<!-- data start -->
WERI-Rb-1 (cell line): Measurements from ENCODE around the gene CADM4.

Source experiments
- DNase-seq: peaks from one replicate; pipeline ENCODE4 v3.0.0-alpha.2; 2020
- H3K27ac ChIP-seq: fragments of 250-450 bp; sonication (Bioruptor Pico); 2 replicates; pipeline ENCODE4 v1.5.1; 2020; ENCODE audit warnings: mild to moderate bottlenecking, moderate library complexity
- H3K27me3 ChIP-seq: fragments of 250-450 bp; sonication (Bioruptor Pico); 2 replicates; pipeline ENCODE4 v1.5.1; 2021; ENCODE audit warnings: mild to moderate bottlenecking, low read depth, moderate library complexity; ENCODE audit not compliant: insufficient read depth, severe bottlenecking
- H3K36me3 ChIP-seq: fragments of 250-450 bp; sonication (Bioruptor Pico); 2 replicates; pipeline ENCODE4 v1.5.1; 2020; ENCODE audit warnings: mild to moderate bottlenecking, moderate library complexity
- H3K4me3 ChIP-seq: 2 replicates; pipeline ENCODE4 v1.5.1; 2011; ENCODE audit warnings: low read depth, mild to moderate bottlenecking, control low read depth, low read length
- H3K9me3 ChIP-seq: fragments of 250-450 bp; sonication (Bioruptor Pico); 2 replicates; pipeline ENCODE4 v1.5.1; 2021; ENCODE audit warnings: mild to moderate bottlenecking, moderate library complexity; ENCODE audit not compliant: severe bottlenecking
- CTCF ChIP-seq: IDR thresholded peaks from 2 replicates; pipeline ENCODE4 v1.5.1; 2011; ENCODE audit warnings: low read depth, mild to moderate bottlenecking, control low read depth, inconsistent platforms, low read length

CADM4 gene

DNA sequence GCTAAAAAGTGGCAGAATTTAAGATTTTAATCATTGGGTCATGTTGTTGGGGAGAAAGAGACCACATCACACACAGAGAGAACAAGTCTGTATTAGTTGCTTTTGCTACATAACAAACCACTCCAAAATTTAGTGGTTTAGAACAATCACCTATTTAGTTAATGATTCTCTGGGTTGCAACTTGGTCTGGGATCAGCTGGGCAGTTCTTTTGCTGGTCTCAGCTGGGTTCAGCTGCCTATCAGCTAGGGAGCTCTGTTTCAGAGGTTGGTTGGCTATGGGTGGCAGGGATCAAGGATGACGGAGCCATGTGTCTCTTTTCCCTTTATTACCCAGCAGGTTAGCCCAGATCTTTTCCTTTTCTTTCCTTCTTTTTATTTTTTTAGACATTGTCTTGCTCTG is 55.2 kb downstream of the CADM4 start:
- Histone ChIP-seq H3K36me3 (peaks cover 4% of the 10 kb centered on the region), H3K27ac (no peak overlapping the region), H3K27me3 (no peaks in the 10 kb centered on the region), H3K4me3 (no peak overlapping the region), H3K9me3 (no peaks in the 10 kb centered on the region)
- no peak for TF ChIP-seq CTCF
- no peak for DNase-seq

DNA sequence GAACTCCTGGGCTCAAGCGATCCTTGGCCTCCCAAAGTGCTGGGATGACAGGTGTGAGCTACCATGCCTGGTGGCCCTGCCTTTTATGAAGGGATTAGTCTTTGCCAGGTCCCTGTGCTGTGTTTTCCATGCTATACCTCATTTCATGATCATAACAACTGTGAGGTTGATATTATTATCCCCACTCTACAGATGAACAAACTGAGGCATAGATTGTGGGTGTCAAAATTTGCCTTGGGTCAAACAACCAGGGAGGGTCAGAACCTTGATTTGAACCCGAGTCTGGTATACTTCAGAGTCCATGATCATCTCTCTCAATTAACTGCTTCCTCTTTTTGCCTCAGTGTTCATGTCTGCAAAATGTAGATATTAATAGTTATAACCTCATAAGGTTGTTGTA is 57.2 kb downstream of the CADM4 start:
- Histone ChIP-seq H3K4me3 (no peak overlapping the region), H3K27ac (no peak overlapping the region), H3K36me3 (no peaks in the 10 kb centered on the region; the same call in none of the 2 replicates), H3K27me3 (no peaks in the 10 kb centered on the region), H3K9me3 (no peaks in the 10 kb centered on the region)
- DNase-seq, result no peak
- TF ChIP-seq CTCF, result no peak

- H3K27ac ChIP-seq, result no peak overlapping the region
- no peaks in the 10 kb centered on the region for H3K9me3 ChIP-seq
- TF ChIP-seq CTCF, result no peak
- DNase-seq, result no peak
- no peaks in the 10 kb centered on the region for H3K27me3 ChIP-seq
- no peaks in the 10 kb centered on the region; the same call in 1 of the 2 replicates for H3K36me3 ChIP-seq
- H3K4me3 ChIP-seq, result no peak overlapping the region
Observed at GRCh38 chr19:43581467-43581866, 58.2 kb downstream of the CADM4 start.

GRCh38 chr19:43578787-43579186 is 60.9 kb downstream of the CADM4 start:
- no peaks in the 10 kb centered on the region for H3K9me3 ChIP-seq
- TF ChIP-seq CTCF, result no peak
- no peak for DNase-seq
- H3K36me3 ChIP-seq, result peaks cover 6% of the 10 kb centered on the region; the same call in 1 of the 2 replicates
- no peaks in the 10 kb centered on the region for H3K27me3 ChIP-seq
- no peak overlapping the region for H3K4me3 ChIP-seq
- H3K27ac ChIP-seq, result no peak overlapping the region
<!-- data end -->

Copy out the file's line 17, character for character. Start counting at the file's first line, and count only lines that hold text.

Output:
- DNase-seq, result no peak